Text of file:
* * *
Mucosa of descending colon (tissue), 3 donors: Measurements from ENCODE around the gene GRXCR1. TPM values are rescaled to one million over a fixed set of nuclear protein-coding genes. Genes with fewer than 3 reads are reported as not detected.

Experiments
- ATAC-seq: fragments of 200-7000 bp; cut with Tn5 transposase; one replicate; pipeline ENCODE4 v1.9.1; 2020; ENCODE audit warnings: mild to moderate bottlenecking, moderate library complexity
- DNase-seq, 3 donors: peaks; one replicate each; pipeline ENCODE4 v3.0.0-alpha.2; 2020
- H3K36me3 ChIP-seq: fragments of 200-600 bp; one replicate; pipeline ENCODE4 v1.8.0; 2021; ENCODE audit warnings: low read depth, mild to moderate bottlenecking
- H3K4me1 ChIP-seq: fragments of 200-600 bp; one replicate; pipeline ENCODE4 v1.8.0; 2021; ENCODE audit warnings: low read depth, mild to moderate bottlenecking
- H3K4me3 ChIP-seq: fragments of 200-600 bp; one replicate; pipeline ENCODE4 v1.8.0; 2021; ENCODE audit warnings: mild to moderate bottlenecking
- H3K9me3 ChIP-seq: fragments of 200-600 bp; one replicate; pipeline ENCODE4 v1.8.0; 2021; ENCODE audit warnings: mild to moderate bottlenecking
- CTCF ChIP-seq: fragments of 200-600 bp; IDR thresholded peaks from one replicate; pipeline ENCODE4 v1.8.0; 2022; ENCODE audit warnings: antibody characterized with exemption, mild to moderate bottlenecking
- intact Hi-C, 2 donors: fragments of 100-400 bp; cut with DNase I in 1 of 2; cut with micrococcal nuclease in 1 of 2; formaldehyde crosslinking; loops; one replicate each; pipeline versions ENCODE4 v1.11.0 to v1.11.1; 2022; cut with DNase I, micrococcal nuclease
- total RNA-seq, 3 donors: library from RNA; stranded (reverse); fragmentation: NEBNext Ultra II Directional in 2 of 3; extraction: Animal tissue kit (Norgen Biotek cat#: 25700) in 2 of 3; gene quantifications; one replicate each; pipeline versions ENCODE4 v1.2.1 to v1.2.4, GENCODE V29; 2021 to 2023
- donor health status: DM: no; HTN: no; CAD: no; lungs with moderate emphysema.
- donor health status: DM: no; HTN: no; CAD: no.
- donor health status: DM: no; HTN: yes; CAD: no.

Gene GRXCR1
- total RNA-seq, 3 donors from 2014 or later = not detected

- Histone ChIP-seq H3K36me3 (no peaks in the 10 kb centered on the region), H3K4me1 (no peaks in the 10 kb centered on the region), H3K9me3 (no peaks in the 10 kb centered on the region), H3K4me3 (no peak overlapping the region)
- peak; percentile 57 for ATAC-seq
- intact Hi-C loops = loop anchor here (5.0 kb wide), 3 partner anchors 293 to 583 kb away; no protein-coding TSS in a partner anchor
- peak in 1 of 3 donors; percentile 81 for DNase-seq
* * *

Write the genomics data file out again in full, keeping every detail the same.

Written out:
Mucosa of descending colon (tissue), 3 donors: Measurements from ENCODE around the gene GRXCR1. TPM values are rescaled to one million over a fixed set of nuclear protein-coding genes. Genes with fewer than 3 reads are reported as not detected.

Experiments
- ATAC-seq: fragments of 200-7000 bp; cut with Tn5 transposase; one replicate; pipeline ENCODE4 v1.9.1; 2020; ENCODE audit warnings: mild to moderate bottlenecking, moderate library complexity
- DNase-seq, 3 donors: peaks; one replicate each; pipeline ENCODE4 v3.0.0-alpha.2; 2020
- H3K36me3 ChIP-seq: fragments of 200-600 bp; one replicate; pipeline ENCODE4 v1.8.0; 2021; ENCODE audit warnings: low read depth, mild to moderate bottlenecking
- H3K4me1 ChIP-seq: fragments of 200-600 bp; one replicate; pipeline ENCODE4 v1.8.0; 2021; ENCODE audit warnings: low read depth, mild to moderate bottlenecking
- H3K4me3 ChIP-seq: fragments of 200-600 bp; one replicate; pipeline ENCODE4 v1.8.0; 2021; ENCODE audit warnings: mild to moderate bottlenecking
- H3K9me3 ChIP-seq: fragments of 200-600 bp; one replicate; pipeline ENCODE4 v1.8.0; 2021; ENCODE audit warnings: mild to moderate bottlenecking
- CTCF ChIP-seq: fragments of 200-600 bp; IDR thresholded peaks from one replicate; pipeline ENCODE4 v1.8.0; 2022; ENCODE audit warnings: antibody characterized with exemption, mild to moderate bottlenecking
- intact Hi-C, 2 donors: fragments of 100-400 bp; cut with DNase I in 1 of 2; cut with micrococcal nuclease in 1 of 2; formaldehyde crosslinking; loops; one replicate each; pipeline versions ENCODE4 v1.11.0 to v1.11.1; 2022; cut with DNase I, micrococcal nuclease
- total RNA-seq, 3 donors: library from RNA; stranded (reverse); fragmentation: NEBNext Ultra II Directional in 2 of 3; extraction: Animal tissue kit (Norgen Biotek cat#: 25700) in 2 of 3; gene quantifications; one replicate each; pipeline versions ENCODE4 v1.2.1 to v1.2.4, GENCODE V29; 2021 to 2023
- donor health status: DM: no; HTN: no; CAD: no; lungs with moderate emphysema.
- donor health status: DM: no; HTN: no; CAD: no.
- donor health status: DM: no; HTN: yes; CAD: no.

Gene GRXCR1
- total RNA-seq, 3 donors from 2014 or later = not detected

- Histone ChIP-seq H3K36me3 (no peaks in the 10 kb centered on the region), H3K4me1 (no peaks in the 10 kb centered on the region), H3K9me3 (no peaks in the 10 kb centered on the region), H3K4me3 (no peak overlapping the region)
- peak; percentile 57 for ATAC-seq
- intact Hi-C loops = loop anchor here (5.0 kb wide), 3 partner anchors 293 to 583 kb away; no protein-coding TSS in a partner anchor
- peak in 1 of 3 donors; percentile 81 for DNase-seq